Access Not Denied? The Role Localities Can Play – Helen B. Marrow
Helen B. Marrow
Universities of California at Berkeley and San Francisco
Mounting evidence shows that rather than overusing healthcare services, as both the American public and its elected officials frequently allege, unauthorized immigrants actually suffer from serious healthcare disparities.[i] A few localities around the United States have implemented noteworthy measures to improve unauthorized immigrants’ healthcare access and reduce these disparities. My research from San Francisco demonstrates how, and why, such measures work.
Unauthorized immigrants have long been deemed “undeserving” of most forms of health care in the United States, especially since the mid-1970s, when the first legal status restrictions on a variety of government programs, including Medicare and Medicaid, were enacted (Fox 2009). In fact, political scientists Lina Newton and Brian Adams (2009) characterize the contemporary American federal policy context toward unauthorized immigrants in health care as so “decidedly hostile” that it leaves states and localities with “little leeway” to improve the situation – even when their government officials, healthcare providers, and immigrant advocates want to do so.
Yet there are notable exceptions, including San Francisco, where local government officials have worked hard to create a more inclusive and less stigmatizing environment for unauthorized immigrants than exists nationwide. Not only have they historically allocated generous funds to the city’s public safety-net infrastructure, but they have also enacted two measures that divorce lack of legal status from the provision and receipt of local public services and benefits. The first is a Sanctuary Ordinance, which prohibits the city’s public employees from either requesting or collecting any information on legal status that is not required by federal or state law, and from cooperating with federal immigration officials regarding any persons not under investigation or convicted of felonies (Tramonte 2009). The second measure is a new Municipal ID Ordinance, which makes it easier for unauthorized immigrants (as well as other city residents) to access the local services and benefits to which they are entitled. Both measures acknowledge unauthorized immigrants’ de facto legitimacy to live in and be part of San Francisco’s civic community on the basis of what geographer Jennifer Ridgley (2008) and political scientist Els de Grauuw (2009) term local “inhabitance” or “residence” (jus domicili) as opposed to birthright, ancestry, or legal citizenship.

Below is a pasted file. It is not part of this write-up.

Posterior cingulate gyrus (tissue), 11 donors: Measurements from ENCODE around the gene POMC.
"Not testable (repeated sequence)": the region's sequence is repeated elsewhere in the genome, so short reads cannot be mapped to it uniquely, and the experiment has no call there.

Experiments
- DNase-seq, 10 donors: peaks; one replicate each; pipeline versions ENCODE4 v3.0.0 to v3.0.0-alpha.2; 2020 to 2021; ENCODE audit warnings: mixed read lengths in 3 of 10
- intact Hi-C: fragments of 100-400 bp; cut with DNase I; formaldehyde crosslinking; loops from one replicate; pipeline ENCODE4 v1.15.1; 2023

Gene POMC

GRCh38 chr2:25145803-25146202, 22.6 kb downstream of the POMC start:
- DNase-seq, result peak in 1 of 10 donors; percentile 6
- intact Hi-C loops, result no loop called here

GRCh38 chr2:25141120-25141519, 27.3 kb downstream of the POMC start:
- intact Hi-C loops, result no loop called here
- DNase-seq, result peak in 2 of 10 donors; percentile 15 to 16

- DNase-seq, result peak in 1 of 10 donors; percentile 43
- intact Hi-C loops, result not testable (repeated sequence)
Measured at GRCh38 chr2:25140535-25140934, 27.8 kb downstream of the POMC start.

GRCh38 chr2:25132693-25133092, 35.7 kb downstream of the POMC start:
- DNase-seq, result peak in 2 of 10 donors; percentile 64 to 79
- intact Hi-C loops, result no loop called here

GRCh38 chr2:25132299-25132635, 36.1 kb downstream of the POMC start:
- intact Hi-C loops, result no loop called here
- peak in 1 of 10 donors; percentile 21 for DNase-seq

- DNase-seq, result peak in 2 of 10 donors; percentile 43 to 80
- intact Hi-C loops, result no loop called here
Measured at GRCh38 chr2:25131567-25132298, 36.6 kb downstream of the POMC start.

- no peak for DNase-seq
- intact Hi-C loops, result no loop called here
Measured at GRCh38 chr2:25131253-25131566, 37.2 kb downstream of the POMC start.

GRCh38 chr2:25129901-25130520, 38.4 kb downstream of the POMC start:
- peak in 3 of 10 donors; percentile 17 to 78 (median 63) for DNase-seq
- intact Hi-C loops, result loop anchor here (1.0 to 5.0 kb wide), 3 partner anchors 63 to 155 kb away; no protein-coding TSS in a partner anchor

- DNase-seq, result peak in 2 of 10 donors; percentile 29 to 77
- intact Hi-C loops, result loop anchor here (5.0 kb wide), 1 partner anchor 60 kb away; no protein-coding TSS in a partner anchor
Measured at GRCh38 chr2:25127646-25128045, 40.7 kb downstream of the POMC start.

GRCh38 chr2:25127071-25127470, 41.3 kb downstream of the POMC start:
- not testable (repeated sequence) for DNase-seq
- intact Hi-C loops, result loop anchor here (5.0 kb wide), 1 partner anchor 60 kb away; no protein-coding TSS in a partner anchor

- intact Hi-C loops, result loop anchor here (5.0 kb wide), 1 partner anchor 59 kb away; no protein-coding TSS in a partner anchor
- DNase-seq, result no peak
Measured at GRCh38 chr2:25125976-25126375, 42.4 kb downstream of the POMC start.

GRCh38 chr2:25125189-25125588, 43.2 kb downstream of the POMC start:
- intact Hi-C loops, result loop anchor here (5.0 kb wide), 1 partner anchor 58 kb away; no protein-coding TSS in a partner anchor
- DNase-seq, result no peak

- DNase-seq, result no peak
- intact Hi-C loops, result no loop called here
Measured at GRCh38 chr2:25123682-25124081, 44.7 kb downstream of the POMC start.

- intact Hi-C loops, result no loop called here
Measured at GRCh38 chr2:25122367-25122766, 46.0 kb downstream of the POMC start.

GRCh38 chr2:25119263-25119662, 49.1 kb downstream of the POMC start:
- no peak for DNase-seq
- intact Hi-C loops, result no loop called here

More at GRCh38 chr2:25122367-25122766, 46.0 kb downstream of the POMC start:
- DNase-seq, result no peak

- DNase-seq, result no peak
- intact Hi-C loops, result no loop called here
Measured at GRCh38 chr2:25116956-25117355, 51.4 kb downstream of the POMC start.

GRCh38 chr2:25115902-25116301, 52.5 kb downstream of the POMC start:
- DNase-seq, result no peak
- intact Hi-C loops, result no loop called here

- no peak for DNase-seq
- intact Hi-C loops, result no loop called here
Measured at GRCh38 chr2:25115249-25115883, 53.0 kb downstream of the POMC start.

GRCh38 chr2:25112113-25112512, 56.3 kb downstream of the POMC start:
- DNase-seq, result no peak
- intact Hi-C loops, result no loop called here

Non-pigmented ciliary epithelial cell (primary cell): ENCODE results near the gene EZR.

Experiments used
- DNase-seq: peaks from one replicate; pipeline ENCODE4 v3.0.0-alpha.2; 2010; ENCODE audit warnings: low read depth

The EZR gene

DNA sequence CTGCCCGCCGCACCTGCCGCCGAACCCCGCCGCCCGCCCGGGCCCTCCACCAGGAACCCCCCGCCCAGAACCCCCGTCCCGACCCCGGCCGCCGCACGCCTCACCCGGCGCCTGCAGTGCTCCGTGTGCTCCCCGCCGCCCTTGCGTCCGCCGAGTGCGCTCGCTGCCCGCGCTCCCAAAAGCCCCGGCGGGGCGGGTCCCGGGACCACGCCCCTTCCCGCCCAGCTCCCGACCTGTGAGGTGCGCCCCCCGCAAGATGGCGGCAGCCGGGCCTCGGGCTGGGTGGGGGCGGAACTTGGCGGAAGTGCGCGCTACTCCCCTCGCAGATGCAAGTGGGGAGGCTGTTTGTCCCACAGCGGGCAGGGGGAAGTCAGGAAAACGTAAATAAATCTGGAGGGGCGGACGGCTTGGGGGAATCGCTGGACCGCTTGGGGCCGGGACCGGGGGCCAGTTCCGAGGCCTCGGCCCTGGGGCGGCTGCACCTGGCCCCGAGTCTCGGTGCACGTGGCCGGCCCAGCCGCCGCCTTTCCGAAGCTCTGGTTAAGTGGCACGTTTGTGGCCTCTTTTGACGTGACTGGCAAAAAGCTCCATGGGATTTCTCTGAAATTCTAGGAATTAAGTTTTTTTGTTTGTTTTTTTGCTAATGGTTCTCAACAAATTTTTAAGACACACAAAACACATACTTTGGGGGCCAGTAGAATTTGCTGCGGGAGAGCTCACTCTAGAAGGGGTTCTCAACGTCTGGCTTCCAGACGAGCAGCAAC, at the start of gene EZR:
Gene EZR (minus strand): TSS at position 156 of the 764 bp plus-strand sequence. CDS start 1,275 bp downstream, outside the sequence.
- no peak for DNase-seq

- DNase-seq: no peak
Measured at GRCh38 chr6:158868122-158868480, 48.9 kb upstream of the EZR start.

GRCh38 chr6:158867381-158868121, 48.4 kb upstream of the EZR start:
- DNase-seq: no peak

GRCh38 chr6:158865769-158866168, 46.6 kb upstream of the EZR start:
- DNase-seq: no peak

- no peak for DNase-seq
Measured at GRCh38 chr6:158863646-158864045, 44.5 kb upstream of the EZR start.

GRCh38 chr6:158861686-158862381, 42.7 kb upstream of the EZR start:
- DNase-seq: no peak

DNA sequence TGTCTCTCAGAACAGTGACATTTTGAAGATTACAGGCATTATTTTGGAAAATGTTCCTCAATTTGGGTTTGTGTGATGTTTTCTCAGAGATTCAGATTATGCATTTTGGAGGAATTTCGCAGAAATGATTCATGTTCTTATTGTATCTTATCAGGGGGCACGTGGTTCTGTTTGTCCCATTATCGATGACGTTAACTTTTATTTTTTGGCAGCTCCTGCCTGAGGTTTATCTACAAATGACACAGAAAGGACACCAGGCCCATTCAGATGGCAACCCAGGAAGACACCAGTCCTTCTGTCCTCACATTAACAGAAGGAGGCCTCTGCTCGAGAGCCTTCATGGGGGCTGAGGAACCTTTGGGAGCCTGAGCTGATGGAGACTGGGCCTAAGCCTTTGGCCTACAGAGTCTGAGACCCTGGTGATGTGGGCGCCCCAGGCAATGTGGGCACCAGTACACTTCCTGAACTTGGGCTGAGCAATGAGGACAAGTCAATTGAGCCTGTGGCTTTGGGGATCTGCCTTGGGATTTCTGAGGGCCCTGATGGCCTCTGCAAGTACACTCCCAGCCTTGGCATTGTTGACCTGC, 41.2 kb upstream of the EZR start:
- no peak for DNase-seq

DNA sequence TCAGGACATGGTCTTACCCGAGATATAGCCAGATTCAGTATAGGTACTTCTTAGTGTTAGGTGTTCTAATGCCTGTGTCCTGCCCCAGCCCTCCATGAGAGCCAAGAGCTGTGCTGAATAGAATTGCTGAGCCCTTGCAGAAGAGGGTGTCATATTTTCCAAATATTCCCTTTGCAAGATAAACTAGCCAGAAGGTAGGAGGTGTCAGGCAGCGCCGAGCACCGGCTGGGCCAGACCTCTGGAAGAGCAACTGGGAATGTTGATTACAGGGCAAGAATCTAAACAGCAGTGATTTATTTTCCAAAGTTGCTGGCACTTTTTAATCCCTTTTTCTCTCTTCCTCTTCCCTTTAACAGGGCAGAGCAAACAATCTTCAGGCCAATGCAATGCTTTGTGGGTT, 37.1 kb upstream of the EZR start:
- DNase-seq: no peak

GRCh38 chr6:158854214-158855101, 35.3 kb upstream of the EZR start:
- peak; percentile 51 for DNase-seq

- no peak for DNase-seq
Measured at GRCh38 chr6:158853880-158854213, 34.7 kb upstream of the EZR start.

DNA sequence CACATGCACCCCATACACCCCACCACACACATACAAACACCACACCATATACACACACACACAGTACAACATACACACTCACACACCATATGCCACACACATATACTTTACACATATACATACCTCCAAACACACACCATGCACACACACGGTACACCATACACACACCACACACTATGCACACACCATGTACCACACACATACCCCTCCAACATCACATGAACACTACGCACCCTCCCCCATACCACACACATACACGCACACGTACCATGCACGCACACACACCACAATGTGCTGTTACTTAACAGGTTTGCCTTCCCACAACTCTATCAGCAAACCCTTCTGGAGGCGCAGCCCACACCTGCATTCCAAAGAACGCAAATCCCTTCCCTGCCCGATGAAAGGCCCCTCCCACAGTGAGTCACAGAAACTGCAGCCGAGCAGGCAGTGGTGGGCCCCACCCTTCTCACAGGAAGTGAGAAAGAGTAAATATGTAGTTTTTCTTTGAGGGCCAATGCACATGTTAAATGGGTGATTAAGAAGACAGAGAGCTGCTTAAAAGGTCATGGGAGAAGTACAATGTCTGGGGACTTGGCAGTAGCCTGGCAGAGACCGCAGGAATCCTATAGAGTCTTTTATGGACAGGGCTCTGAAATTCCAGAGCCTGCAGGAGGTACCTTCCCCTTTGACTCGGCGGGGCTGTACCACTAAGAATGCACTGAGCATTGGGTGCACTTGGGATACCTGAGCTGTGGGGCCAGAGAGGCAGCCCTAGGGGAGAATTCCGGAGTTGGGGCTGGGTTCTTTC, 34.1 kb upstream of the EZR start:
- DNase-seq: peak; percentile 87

Moreover, local government officials have enacted and committed substantial local public funds to two notable health programs – San Francisco Healthy Kids (SFHK) and Healthy San Francisco (HSF) – that increase access to health care for all low-income resident children and adults, respectively, who do not qualify for other forms of federal or state public insurance coverage, regardless of their legal status.[ii]
Although the HSF “universal access” program is limited to primary care services provided by participating institutions or otherwise funded by local HSF monies, it has a tangible effect on providers’ abilities to care for unauthorized immigrants. Within this inclusive local policy environment, the public safety-net primary care providers whom I interviewed in 2009[iii] reported being able to provide care to unauthorized immigrants without worrying about direct costs. And in conjunction with the city’s Sanctuary Ordinance, they reported being able to more effectively buffer against unauthorized patients’ fears of utilizing their services, as well as to marshal resources and advocate for individual unauthorized patients.
For instance, primary care providers reported that San Francisco’s public-salaried payment structure insulates them from having to “eat” the direct costs of treating uninsured patients, which makes them less reluctant to treat unauthorized patients than many providers working either in private practice or in other, less well-funded public healthcare systems. Similarly, they reported that generous funding from city government officials allows them to offer “access to better than 90 per cent” of primary care services without ever thinking or asking about patients’ legal status, which helps them to comply with their dominant professional norm to “suspend judgment” and “not disenfranchise” patients according to personal characteristics. Finally, they reported that San Francisco’s inclusive local policy environment helps them more effectively marshal resources for their unauthorized patients in a variety of ways, not just within their own clinic and hospital, but also outside of it.